Orange Butter Cake

This is one of those recipes that just takes me back. I created it during my time at pastry school. I was trying to recreate a recipe that my Maternal Grandmother used to make when we were kids. I hated myself for not getting the recipe in writing from her, so every chance I got to experiment, I would.

She would make it in the winter, when oranges were in season, bustling about her kitchen, using a vintage tea cup as her only measuring tool. She would fill it up with as much fresh Malai (fresh cream) as the milk conjured up that day, then add oil to fill the cup to the brim. She’d use her mini chopper to crush up the large granules of sugar, native to Pakistan, then crack in the eggs, one at at time. She’d add the flour and then tell me my nana (maternal grandfather) had brought some fresh oranges that morning, so she would add some juice to the batter and it would taste really good. The cake would come out just as the chai was brewing, in those small metal bowls everyone used to freeze ice in. I was the fat kid so I ate half the cake just like that, and I wouldn’t even feel bad about it.

It’s safe to say that I was overjoyed when I tasted the fifth attempt at my recreation and I jumped with joy as my chef looked at me like I was crazy. This was as close as I’d ever get, and I’ll take it! So here it is, my Nani’s orange malai cake, but with butter, because I have two kids and no nanny so I don’t have time to make my own malai! This is as simple and hearty a cake as can be, and you’ll be addicted.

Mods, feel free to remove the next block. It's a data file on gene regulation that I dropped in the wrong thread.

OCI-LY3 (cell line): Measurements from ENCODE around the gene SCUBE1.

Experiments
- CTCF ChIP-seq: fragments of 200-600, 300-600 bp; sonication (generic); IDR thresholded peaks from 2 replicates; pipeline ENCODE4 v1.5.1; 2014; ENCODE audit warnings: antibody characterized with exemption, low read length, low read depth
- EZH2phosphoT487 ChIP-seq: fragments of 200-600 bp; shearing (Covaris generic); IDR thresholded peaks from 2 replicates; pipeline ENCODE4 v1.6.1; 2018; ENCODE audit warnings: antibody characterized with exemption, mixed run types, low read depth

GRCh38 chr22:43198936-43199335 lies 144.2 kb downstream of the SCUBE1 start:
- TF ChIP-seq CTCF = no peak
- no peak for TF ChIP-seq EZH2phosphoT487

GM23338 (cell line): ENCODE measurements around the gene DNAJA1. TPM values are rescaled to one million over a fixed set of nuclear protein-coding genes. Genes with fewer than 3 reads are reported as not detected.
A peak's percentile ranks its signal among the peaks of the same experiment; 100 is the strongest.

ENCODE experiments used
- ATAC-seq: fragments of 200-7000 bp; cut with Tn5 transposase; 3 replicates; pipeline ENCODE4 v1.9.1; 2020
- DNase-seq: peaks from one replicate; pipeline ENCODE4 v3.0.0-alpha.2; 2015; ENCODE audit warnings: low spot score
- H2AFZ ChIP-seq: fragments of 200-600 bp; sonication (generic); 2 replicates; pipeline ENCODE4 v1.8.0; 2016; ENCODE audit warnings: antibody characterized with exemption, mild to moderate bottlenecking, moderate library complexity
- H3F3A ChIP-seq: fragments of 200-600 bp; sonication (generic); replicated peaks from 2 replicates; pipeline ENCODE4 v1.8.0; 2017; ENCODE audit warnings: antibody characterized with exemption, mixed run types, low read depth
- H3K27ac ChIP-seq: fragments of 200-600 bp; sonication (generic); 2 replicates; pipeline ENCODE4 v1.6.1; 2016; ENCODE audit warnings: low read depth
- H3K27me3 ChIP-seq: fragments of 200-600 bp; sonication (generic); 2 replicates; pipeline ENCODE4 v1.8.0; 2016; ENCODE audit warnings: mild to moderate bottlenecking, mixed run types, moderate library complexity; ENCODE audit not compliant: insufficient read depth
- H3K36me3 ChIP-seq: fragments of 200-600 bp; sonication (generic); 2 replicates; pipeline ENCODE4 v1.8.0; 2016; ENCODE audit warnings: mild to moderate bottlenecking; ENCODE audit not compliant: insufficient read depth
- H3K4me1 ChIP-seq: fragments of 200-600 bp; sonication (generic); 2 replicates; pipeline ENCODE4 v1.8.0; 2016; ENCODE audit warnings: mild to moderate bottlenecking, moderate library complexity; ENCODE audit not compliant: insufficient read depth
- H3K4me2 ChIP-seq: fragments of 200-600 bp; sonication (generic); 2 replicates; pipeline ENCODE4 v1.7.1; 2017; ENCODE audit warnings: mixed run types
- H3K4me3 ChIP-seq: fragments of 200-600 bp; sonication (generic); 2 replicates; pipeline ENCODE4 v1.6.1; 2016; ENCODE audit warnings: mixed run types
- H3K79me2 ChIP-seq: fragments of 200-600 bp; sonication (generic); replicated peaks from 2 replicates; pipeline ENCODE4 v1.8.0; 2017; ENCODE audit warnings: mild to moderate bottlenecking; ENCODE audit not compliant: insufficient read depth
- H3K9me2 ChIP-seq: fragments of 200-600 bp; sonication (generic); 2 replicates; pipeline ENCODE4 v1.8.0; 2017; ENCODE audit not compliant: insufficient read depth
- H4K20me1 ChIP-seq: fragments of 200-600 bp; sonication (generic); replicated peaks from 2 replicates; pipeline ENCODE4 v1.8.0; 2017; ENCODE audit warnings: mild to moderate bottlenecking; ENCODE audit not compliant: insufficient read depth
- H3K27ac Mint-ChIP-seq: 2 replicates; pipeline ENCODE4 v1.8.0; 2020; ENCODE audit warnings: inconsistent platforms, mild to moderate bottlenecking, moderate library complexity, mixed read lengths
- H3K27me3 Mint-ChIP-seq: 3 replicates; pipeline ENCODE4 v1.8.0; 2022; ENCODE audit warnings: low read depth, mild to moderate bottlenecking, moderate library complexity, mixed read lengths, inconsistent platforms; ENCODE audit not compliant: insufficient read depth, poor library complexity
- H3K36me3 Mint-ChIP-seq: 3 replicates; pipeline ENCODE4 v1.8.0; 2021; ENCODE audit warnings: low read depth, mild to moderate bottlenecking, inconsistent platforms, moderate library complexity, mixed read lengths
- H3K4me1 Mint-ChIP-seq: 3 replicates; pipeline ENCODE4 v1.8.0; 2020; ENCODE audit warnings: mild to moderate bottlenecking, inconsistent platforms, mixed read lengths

Here’s what you’ll need for 2-6 inch tins

1/2 cup butter, softened

1/2 cup oil

1 cup sugar

3 eggs

1 2/3 cups flour

1/2 tsp salt

1 1/2 tsp baking powder

juice and zest of one orange

1 Tblspn milk

1/2 cup blanched almond halves *

Preheat your oven to 360 F. Start off by whisking the butter, oil, sugar and orange zest together till fluffy, about 4 minutes. You can do this by hand, but using a stand mixer makes life easier! Then crack in the eggs, one at a time, and mix only until just combined. In a separate bowl add the salt and baking powder to the flour, mix, then add to the batter along with the orange juice and mix until just combined. Add the milk and mix just a few more seconds.

Grease two 6 inch baking tins with oil or butter. I always use two small baking tins because that’s how my grandmother used to make them, but you can also use a loaf pan or a bundt pan (adjust baking time accordingly). Divide the batter into the two tins. Take almond halves and place them in a circular pattern on your cakes before baking them. It looks great and adds a nutty crunch. This is completely unnecessary but I do it sometimes for the nostalgic Pakistani bakery look. Bake for about 25-30 minutes, or until the top is golden brown and a toothpick inserted in the center comes out clean. Turn the cake 180 degrees halfway through baking. This is the perfect cake to go with your chai and coffee. This will become a regular in your home, as it has been in mine for generations.

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3 months ago

That is a very interesting recipe! This summer i am definitely going to try making this cake. It looks very pretty as well due to the orange tint.
My mom gets super excited if i try out new recipes from the internet. 🙂 Thnx for sharing !

3 months ago
Reply to  DJ@WordsKraft

I’m so glad you like this recipe, I hope you and your mom enjoy baking it!

3 months ago

This looks and sounds amazing. I am gona try in tomorrow inshallah.
Also, quick question : can i use malai like ur nani used to instead of butter??

3 months ago
Reply to  Maham

Awesome, can
t wait to hear how you like it! Yes you definitely can, just replace the 1/2 cup butter with the fresh malai!


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